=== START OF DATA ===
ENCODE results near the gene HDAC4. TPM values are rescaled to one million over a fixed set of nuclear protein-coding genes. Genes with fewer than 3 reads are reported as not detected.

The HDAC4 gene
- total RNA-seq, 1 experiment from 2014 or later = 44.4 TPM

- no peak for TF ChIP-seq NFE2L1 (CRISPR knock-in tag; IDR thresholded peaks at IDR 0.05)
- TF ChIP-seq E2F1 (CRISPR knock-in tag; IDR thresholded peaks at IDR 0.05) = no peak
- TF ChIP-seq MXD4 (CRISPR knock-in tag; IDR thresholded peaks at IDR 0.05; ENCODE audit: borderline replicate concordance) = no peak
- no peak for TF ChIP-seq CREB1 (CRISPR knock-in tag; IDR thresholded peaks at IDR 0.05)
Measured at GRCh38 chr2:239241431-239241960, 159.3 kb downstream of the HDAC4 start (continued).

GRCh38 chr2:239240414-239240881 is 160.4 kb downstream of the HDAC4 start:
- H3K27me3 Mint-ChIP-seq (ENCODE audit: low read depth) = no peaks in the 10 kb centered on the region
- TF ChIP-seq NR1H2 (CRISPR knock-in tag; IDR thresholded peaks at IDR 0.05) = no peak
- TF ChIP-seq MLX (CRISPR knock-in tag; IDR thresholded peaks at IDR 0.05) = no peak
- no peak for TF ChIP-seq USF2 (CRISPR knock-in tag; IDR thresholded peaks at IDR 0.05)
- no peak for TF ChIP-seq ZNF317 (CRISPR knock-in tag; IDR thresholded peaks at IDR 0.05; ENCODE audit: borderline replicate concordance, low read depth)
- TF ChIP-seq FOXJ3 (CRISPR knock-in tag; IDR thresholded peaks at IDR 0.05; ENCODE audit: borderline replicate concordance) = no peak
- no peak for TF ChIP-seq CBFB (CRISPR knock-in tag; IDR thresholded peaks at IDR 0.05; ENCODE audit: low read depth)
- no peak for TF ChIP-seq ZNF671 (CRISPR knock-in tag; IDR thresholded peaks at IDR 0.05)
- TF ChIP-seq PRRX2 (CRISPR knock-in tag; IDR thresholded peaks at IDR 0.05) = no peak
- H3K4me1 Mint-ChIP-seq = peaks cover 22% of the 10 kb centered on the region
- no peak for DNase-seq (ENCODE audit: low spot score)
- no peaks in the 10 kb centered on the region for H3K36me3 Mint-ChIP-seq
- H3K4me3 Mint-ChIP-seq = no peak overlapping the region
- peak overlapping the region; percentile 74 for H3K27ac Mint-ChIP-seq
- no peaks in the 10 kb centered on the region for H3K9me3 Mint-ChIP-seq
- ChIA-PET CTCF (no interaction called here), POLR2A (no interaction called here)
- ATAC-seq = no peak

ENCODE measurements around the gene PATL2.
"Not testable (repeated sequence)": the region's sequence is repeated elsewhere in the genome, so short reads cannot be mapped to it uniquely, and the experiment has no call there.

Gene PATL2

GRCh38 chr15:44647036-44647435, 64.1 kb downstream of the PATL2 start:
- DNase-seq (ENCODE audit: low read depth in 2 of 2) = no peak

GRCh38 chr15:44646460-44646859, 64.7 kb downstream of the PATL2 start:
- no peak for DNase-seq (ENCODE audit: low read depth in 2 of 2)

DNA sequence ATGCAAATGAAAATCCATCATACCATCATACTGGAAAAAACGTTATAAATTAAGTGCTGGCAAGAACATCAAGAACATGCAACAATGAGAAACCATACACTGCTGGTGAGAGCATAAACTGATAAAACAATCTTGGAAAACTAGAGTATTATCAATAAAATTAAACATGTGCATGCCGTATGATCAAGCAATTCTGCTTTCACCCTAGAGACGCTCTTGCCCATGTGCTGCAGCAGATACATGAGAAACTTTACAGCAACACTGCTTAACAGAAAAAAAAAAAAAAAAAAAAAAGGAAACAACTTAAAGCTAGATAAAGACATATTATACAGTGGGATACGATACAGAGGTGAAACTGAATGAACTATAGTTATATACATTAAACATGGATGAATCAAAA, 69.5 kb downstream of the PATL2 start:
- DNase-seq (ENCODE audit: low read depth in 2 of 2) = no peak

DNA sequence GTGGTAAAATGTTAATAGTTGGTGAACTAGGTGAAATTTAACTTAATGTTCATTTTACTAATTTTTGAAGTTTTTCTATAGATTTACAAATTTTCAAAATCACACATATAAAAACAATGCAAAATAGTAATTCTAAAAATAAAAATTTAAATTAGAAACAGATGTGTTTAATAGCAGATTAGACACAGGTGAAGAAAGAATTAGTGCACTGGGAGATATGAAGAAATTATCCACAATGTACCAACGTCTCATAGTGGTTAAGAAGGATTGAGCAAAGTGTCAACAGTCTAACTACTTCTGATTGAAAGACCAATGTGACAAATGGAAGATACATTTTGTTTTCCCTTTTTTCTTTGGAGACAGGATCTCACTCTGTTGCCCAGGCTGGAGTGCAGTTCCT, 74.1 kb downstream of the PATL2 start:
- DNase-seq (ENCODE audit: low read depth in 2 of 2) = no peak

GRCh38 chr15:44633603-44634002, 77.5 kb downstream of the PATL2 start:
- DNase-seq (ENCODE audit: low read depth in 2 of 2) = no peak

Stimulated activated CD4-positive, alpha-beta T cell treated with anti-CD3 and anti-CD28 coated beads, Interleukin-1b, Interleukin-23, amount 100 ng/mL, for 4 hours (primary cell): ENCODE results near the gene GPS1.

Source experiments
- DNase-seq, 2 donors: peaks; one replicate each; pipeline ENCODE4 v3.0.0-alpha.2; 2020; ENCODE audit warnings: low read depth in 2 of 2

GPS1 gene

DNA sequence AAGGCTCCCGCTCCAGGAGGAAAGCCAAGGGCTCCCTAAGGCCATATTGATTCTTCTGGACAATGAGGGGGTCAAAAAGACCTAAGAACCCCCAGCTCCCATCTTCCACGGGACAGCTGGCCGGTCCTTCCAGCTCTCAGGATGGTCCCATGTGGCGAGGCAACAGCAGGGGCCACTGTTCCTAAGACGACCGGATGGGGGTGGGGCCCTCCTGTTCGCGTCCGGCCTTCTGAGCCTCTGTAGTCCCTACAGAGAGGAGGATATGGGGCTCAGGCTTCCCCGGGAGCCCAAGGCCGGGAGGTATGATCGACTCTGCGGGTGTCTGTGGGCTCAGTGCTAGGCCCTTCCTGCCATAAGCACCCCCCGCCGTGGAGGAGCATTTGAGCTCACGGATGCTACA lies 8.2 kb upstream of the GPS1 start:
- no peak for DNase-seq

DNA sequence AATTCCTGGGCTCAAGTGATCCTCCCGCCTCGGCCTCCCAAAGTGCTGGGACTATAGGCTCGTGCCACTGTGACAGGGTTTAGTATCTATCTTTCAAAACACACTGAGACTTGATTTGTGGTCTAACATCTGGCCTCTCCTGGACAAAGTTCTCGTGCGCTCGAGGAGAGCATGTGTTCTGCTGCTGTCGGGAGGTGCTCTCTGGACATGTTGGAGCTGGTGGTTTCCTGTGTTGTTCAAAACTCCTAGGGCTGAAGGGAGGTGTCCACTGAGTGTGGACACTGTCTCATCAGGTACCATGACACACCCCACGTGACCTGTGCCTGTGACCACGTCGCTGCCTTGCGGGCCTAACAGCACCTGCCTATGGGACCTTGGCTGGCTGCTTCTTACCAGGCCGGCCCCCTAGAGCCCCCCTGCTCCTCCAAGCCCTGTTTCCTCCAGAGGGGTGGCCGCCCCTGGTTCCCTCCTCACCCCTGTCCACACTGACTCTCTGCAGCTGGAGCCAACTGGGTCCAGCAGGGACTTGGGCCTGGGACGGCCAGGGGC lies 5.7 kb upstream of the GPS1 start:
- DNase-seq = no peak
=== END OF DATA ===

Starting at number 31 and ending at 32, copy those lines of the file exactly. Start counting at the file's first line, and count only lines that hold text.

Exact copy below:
- DNase-seq (ENCODE audit: low read depth in 2 of 2) = no peak

GRCh38 chr15:44646460-44646859, 64.7 kb downstream of the PATL2 start: